In Knox v. Rana, a Texas appellate court considered the wrongful death claim of a woman’s children against the cancer center where she’d been treated. The woman had survived endometrial and breast cancers and was getting radiation treatment from a defendant doctor for a basal cell carcinoma lesion on her nose. The doctor ordered a PET scan, based on the woman’s prior history of cancer. The scan showed she had a mass that seemed like metastatic disease in her pelvis. However, the doctor never told her this or ordered her to obtain treatment.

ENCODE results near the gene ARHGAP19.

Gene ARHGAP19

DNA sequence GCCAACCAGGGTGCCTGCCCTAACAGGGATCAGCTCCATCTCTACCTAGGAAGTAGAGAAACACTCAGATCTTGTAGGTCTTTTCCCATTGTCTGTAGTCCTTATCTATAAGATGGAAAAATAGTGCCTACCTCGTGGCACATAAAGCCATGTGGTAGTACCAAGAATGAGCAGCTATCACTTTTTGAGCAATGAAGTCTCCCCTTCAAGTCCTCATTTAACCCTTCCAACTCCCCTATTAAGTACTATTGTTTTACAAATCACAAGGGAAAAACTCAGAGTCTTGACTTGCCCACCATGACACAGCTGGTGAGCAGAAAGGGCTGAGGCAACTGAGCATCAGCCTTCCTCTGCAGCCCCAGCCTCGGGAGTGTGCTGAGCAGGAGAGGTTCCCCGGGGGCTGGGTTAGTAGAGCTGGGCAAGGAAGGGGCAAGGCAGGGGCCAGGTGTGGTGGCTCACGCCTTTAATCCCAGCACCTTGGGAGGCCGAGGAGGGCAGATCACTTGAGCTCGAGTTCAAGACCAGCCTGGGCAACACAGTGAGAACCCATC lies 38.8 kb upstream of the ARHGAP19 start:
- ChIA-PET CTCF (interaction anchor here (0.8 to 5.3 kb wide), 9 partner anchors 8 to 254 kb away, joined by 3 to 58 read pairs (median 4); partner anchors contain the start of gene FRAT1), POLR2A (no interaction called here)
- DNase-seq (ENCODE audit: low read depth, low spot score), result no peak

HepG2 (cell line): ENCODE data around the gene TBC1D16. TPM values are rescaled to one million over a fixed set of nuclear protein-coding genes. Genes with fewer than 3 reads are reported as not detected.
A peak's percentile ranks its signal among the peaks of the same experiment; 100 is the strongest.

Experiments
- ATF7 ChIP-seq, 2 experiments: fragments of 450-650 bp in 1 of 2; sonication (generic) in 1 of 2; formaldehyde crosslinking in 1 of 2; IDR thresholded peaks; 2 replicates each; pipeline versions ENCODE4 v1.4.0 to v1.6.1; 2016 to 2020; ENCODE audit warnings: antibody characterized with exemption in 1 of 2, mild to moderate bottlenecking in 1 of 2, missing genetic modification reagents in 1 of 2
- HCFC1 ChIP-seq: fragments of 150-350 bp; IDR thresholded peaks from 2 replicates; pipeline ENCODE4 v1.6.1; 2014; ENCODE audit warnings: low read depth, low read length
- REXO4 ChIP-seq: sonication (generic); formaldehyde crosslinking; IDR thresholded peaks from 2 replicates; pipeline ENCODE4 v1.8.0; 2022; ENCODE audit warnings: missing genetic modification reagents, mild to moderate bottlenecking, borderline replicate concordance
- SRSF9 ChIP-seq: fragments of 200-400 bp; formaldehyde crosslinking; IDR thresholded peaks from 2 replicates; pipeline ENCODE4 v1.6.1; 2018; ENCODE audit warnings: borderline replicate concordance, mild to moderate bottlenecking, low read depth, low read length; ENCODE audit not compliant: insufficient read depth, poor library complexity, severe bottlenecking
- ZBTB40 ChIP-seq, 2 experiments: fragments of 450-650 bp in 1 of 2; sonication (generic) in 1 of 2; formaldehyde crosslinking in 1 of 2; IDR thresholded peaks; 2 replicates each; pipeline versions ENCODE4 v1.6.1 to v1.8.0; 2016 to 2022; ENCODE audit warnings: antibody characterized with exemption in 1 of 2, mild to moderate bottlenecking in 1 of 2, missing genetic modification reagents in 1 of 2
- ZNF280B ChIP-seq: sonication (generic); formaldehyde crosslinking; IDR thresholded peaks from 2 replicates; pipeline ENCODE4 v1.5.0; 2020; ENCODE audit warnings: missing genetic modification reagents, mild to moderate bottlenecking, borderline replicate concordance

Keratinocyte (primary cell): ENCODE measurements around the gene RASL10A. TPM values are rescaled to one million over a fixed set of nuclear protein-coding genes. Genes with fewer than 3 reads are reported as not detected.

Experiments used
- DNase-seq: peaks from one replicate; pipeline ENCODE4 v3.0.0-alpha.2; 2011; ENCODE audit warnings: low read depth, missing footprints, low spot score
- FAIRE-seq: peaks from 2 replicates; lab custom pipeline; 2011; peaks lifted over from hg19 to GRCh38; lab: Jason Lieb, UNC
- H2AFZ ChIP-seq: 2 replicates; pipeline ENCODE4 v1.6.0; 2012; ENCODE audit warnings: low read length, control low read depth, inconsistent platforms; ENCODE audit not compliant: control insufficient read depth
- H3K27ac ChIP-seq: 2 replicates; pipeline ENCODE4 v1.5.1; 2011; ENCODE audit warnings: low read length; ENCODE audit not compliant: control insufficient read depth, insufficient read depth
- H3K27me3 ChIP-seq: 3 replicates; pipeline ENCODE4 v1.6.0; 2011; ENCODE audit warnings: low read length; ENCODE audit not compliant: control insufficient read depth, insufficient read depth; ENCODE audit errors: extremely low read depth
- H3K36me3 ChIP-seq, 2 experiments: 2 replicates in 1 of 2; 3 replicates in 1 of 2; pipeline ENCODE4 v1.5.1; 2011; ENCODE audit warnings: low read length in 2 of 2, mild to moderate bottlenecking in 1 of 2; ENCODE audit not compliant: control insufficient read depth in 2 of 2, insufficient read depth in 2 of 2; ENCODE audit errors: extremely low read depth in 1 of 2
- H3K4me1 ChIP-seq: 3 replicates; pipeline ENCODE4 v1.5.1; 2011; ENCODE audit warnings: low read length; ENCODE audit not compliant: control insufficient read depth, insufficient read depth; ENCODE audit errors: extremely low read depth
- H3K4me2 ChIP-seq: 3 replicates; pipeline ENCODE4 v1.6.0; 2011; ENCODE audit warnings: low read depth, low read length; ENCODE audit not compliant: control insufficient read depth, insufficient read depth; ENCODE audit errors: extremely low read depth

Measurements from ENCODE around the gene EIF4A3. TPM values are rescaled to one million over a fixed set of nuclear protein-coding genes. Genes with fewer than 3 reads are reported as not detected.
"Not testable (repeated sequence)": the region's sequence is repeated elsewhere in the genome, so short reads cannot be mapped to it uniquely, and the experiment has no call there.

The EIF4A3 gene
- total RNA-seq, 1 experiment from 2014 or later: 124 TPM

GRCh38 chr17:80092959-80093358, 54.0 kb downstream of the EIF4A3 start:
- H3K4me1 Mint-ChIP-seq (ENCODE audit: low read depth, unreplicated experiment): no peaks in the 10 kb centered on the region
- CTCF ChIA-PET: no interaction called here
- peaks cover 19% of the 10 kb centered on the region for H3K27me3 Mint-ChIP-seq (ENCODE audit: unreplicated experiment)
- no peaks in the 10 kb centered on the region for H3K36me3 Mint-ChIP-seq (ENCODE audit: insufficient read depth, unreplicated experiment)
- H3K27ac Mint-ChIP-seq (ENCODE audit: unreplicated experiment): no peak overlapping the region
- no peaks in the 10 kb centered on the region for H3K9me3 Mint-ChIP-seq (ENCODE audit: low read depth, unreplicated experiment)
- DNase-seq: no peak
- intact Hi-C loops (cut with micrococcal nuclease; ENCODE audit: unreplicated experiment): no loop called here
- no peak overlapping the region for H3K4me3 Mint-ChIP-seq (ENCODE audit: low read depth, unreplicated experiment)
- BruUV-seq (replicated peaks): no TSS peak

Later, the defendants would provide evidence that the mother was informed about the worrisome nature of the mass in her pelvis and was asked to get a follow-up in three months. She didn’t undergo the follow-up and in 2012 was diagnosed with metastatic cancer. She passed away in 2013 at age 76, due to her metastatic cancer.
The woman’s children filed a lawsuit against the doctor and cancer center. The defendants filed a motion for summary judgment. The lower court granted the motion. The children appealed. The appellate court explained that the Texas Supreme Court had held that the Wrongful Death Act authorizes recovery for injuries that actually cause death, rather than those that cause less-than-even odds of avoiding death.